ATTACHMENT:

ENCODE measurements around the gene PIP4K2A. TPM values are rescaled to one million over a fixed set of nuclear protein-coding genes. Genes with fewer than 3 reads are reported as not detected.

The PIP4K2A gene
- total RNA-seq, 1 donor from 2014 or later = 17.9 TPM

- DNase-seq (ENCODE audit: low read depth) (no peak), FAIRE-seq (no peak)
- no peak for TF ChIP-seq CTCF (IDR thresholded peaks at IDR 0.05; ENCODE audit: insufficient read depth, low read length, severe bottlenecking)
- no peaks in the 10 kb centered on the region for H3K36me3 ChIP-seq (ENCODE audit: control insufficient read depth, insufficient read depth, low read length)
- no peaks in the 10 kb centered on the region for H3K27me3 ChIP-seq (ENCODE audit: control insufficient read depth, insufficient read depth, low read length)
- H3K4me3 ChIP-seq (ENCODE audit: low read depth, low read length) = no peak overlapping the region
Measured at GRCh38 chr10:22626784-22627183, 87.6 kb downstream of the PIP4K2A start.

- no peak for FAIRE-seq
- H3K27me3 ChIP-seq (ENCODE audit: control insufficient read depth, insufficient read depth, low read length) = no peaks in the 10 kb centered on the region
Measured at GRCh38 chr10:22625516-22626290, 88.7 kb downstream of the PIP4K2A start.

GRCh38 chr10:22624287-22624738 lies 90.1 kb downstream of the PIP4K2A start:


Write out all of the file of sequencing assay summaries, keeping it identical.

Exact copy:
ENCODE measurements around the gene PIP4K2A. TPM values are rescaled to one million over a fixed set of nuclear protein-coding genes. Genes with fewer than 3 reads are reported as not detected.

The PIP4K2A gene
- total RNA-seq, 1 donor from 2014 or later = 17.9 TPM

- DNase-seq (ENCODE audit: low read depth) (no peak), FAIRE-seq (no peak)
- no peak for TF ChIP-seq CTCF (IDR thresholded peaks at IDR 0.05; ENCODE audit: insufficient read depth, low read length, severe bottlenecking)
- no peaks in the 10 kb centered on the region for H3K36me3 ChIP-seq (ENCODE audit: control insufficient read depth, insufficient read depth, low read length)
- no peaks in the 10 kb centered on the region for H3K27me3 ChIP-seq (ENCODE audit: control insufficient read depth, insufficient read depth, low read length)
- H3K4me3 ChIP-seq (ENCODE audit: low read depth, low read length) = no peak overlapping the region
Measured at GRCh38 chr10:22626784-22627183, 87.6 kb downstream of the PIP4K2A start.

- no peak for FAIRE-seq
- H3K27me3 ChIP-seq (ENCODE audit: control insufficient read depth, insufficient read depth, low read length) = no peaks in the 10 kb centered on the region
Measured at GRCh38 chr10:22625516-22626290, 88.7 kb downstream of the PIP4K2A start.

GRCh38 chr10:22624287-22624738 lies 90.1 kb downstream of the PIP4K2A start: